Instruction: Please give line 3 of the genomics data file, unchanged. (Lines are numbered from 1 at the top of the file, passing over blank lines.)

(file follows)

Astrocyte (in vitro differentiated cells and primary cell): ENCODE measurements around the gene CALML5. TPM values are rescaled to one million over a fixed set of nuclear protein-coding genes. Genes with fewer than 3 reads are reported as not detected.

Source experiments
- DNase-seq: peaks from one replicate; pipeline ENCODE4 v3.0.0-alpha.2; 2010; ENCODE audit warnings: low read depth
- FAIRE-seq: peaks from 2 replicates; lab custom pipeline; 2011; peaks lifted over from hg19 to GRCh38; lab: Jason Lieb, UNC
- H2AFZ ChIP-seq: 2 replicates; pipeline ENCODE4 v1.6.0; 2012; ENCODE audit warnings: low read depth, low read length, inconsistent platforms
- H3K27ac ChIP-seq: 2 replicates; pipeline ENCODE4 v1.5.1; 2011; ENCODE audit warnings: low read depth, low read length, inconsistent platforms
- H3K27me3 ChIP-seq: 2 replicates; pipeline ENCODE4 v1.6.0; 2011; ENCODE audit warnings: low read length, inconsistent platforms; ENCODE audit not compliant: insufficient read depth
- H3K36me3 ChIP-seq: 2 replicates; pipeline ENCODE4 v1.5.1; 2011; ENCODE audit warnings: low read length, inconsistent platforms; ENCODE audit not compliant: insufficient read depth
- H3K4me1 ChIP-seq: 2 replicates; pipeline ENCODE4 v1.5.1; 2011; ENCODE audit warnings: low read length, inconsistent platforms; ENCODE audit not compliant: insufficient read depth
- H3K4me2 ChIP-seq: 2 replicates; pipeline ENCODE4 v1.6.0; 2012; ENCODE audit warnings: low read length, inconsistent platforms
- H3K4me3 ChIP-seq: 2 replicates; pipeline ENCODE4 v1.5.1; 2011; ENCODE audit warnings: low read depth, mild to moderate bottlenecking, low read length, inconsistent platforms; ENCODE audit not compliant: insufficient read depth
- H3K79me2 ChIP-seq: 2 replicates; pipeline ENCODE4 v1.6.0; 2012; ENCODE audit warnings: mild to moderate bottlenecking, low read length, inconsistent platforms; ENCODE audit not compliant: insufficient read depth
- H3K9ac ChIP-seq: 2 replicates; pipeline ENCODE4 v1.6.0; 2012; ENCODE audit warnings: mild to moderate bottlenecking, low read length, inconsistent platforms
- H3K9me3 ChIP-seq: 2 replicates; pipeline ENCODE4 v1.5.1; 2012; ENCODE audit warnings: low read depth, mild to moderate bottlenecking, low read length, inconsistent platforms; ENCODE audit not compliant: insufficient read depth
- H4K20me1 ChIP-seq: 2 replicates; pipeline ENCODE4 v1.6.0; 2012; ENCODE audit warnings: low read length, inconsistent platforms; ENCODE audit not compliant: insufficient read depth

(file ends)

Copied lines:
- DNase-seq: peaks from one replicate; pipeline ENCODE4 v3.0.0-alpha.2; 2010; ENCODE audit warnings: low read depth